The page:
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Ohio Power of Attorney Form
Do you recoil at that thought of preparing, reviewing and then signing a power of attorney every time you remember the conversation you had with your estate planning attorney? Does your hesitation stem from the fear of losing your finances or the independence you’ve gotten used to? Do you have little trust in people? Well, it turns out that you are not the only one dealing with these insecurities.
However, you need to rise above those fears (life is about taking chances) and have someone you trust to hold some or all control over your finances, health or your child.
You can do that by signing a legal instrument called a power of attorney (POA). It is legally recognized, and if at any time you feel the need to revoke the document, you have complete authority over the revocation process.
A free Ohio power of attorney form will guide you when filling the form. Legally, the POA will recognize you as the principal, and the person you appoint will be referred to as the attorney-in-fact.
The next question becomes, what are the powers you can hand over to the agent using the free power of attorney form in Ohio? To answer that, here is a look at some of the main types of powers of attorney.
1. Ohio Durable Power of Attorney Laws
These are the legal processes which give your trustee legal authority to make big decisions in your place. In the state of Ohio, the durable powers of attorney (DPOA) are under the regulation of the state. The laws also make it clear that a physician who is unwilling to follow the principal’s directives regarding the preservation of life procedures cannot prevent the transfer of the patient to a different doctor or health care provider.
These legal requirements for the DPOA are found under the 1337.11, et seq. Code Section of the DPOA for health care.
Specific powers of the health care agent
The appointed agent will make decisions on medical procedures, medical interventions, treatments as well as any other medical measure that can extend the dying process. The special powers include the right to issue informed consent and ensuring that the decisions you make are according to the wishes of the patient, did he or she have the capacity to decide.
The legal requirements for the durable POA
The POA is given to an adult of sound mind. Once the document is reviewed, it should be signed and dated. The preparation and processing of the document should be done with at least 2 adult witnesses. In the absence of the witnesses, it should be notarized. Notarization will include an attestation of the fact that the principal is not under any duress and of sound mind.
What warrants revocation of the POA?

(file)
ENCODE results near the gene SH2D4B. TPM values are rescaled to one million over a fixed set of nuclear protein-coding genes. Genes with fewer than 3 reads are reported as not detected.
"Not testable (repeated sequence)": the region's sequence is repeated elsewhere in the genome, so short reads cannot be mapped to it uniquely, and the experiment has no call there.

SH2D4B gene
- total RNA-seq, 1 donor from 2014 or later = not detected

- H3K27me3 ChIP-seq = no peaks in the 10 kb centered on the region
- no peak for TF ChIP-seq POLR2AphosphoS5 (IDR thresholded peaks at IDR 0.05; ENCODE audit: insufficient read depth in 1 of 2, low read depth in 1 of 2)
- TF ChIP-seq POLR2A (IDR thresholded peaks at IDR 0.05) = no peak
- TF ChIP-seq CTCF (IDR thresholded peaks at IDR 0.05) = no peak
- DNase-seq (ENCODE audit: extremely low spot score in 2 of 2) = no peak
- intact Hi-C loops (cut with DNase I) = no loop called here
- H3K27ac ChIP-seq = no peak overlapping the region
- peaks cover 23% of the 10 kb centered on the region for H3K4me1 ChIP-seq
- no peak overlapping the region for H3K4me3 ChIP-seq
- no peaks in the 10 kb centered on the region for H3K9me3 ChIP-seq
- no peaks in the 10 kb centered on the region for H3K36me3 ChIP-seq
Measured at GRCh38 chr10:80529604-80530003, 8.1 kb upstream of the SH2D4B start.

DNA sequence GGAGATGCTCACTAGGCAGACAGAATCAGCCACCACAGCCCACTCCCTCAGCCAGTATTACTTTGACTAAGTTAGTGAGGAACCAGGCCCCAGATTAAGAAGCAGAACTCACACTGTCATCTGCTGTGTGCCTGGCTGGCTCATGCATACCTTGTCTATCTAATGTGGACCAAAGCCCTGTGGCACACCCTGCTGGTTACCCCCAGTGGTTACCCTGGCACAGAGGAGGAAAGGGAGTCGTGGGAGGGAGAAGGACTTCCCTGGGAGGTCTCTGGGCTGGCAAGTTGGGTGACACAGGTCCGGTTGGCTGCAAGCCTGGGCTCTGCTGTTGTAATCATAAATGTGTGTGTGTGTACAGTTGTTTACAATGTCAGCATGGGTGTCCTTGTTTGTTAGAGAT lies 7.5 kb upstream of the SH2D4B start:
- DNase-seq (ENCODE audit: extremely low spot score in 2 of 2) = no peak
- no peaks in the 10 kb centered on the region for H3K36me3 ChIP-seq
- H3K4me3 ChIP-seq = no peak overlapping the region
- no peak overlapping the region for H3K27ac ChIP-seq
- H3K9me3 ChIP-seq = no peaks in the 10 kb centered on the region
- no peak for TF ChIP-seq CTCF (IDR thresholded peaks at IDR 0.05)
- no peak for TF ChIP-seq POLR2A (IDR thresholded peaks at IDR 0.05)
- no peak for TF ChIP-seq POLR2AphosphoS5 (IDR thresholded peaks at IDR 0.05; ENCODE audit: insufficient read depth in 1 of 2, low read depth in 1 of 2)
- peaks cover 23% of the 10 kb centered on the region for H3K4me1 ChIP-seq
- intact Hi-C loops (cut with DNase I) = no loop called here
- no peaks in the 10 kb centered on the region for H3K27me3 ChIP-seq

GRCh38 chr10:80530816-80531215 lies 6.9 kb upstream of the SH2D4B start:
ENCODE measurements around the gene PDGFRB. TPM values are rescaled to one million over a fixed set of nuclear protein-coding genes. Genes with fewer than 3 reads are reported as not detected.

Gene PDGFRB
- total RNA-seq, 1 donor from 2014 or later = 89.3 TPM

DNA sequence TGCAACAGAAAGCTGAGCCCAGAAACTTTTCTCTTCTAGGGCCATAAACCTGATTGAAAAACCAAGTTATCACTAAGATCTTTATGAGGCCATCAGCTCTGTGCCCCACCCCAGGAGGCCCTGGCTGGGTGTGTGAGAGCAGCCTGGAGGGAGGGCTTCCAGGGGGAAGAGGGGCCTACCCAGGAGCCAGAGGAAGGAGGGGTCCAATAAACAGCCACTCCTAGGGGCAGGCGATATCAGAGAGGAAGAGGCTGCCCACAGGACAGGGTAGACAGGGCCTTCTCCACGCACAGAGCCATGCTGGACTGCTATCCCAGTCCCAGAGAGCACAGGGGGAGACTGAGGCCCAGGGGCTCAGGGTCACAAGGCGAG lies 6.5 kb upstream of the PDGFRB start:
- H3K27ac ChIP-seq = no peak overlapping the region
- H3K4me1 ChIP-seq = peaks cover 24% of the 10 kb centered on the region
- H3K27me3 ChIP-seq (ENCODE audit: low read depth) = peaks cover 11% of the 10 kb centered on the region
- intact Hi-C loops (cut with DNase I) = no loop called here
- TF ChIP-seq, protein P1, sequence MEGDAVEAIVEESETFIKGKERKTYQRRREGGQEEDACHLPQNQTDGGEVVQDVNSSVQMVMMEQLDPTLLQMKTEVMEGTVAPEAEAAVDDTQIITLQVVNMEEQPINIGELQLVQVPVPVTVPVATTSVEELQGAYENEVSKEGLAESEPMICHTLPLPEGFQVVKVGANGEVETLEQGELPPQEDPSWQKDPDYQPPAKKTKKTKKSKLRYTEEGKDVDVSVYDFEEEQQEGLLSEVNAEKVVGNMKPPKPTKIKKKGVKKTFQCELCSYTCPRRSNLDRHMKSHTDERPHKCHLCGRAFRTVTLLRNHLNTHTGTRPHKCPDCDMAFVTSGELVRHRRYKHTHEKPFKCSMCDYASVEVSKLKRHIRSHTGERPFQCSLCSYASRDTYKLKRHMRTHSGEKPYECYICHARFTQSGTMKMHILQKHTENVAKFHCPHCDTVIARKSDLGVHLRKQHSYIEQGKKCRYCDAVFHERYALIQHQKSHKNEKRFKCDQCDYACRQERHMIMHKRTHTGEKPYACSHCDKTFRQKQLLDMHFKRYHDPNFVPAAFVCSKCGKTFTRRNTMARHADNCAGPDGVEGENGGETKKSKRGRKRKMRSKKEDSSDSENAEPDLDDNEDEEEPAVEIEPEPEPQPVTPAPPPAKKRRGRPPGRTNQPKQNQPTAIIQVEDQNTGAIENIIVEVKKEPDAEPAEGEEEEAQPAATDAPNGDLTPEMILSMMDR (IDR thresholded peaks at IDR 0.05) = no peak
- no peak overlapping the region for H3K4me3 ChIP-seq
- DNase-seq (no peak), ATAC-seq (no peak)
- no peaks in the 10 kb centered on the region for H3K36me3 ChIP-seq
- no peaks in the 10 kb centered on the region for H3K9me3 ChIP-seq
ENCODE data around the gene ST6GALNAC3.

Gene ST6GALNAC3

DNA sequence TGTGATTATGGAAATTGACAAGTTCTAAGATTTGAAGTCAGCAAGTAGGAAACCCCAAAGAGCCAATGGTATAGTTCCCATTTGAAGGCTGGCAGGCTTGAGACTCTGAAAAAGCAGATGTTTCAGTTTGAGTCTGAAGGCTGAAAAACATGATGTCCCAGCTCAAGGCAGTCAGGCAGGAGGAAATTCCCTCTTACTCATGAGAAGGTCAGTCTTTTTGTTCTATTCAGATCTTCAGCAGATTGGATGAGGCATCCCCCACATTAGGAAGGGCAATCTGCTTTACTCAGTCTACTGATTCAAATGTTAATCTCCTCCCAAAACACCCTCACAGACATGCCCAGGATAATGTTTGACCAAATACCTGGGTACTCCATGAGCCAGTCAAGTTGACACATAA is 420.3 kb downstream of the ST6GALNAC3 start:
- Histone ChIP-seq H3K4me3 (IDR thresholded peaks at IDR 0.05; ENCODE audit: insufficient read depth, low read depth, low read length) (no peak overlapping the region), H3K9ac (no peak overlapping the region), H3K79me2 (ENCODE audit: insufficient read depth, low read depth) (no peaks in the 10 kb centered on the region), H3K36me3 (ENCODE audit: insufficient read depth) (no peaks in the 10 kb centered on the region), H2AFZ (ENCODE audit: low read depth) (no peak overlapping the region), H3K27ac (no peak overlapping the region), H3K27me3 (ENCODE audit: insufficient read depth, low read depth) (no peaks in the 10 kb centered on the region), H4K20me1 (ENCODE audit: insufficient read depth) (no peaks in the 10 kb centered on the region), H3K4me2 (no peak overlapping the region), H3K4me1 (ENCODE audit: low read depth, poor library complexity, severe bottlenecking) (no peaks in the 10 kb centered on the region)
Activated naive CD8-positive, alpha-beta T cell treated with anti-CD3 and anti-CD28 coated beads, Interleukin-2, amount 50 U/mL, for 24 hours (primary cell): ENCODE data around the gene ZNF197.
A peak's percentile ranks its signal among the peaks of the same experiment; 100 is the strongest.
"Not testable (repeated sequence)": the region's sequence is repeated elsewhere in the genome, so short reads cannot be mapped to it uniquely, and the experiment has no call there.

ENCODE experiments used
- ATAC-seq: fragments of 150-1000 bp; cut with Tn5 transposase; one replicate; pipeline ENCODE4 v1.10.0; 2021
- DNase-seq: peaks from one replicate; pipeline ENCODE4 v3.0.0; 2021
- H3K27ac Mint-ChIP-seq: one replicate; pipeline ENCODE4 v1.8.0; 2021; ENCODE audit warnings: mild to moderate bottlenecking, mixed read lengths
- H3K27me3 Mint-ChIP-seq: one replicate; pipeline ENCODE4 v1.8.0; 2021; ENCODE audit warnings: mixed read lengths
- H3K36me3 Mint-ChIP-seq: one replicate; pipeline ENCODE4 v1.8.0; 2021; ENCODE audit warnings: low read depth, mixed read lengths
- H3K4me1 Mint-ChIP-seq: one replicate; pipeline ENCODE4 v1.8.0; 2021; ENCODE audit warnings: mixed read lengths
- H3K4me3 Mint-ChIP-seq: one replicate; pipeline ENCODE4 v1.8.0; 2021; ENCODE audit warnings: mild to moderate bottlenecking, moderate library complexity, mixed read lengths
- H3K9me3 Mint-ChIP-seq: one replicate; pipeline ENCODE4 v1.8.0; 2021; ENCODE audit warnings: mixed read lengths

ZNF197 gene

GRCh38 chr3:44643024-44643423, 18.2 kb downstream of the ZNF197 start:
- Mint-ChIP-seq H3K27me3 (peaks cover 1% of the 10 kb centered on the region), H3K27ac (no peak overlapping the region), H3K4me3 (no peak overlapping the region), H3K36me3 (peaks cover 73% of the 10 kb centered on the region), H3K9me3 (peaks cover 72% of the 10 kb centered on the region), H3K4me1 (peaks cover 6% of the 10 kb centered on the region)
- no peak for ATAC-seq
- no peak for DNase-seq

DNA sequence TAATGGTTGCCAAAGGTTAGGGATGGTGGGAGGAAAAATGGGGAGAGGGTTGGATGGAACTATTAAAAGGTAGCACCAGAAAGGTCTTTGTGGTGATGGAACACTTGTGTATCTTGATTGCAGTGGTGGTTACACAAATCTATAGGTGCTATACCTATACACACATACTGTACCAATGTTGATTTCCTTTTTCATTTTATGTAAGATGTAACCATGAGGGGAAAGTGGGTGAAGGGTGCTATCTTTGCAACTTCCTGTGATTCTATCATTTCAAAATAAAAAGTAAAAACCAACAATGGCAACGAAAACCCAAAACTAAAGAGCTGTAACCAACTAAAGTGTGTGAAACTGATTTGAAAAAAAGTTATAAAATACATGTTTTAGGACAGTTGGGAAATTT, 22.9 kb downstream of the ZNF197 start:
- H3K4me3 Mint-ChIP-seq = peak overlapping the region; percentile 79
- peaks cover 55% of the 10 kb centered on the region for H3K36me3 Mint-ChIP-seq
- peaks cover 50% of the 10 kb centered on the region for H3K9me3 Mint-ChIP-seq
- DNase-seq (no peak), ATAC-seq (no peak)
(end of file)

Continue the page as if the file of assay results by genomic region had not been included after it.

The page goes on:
This document remains valid unless the principal specifies a date upon which the legal instrument expires. It is, however, revocable at any time and in any manner.
Revocation is also effective when the principal communicates the intention to revoke the powers. However, thing change if the attending physician knew beforehand of the existence of the DPOA; in which case the revocation of the powers will be effective when the intention gets communicated to the attending physician.
Note that a valid DPOA for health care will revoke any legal instrument prepared earlier.
Interstate validity: as long as the document meets the requirements set by the state of Ohio, it will be executable.
Noncompliance: an attending physician who acts in good faith and as per the most reasonable standards of practicing medicine will not be held liable professionally, civilly or criminally.
2. Ohio Limited Power of Attorney Law
A limited POA document is a legal instrument which lets you, the principal to give your agent specific authority over your affairs. It allows the agent to act in your place should you be incapacitated or unavailable.
Unless you issue notice, a power of attorney is irrevocable. So, to revoke those powers, you have to prepare a written and signed revocation notice and have it delivered to the agent and the third parties who could be relying on the directives of the agent to act.
3. Ohio Power of Attorney for Childcare Law
Wondering if a legal document granting authority to a non-parent for a short period exists? Well, yes. The Ohio POA for child care law is the legal instrument that is signed and notarized by a parent. It gives the parental authority to a non-parent over a minor. It works best if you will be away for some time and you want someone else to take care of the minor(s) without appearing neglectful. With the power granted, the non-parent can authorize medical treatment or sign up the child for an activity. You may limit the powers too.
Besides lasting a short while, it can be revoked at any time. For revocation, you need to send a notice or a form to the person you granted power – make sure it is signed and dated then deliver it in person. The powers granted are efficiently revoked as soon as you deliver the document.
So, all fears aside, would you like to start the process today? Our power of attorney forms are available online. Whether you live in Columbus, Cleveland, Cincinnati, Toledo, Akron, Dayton, Parma, Canton or any other city of Ohio, you can use our legal forms easily. Get yours today.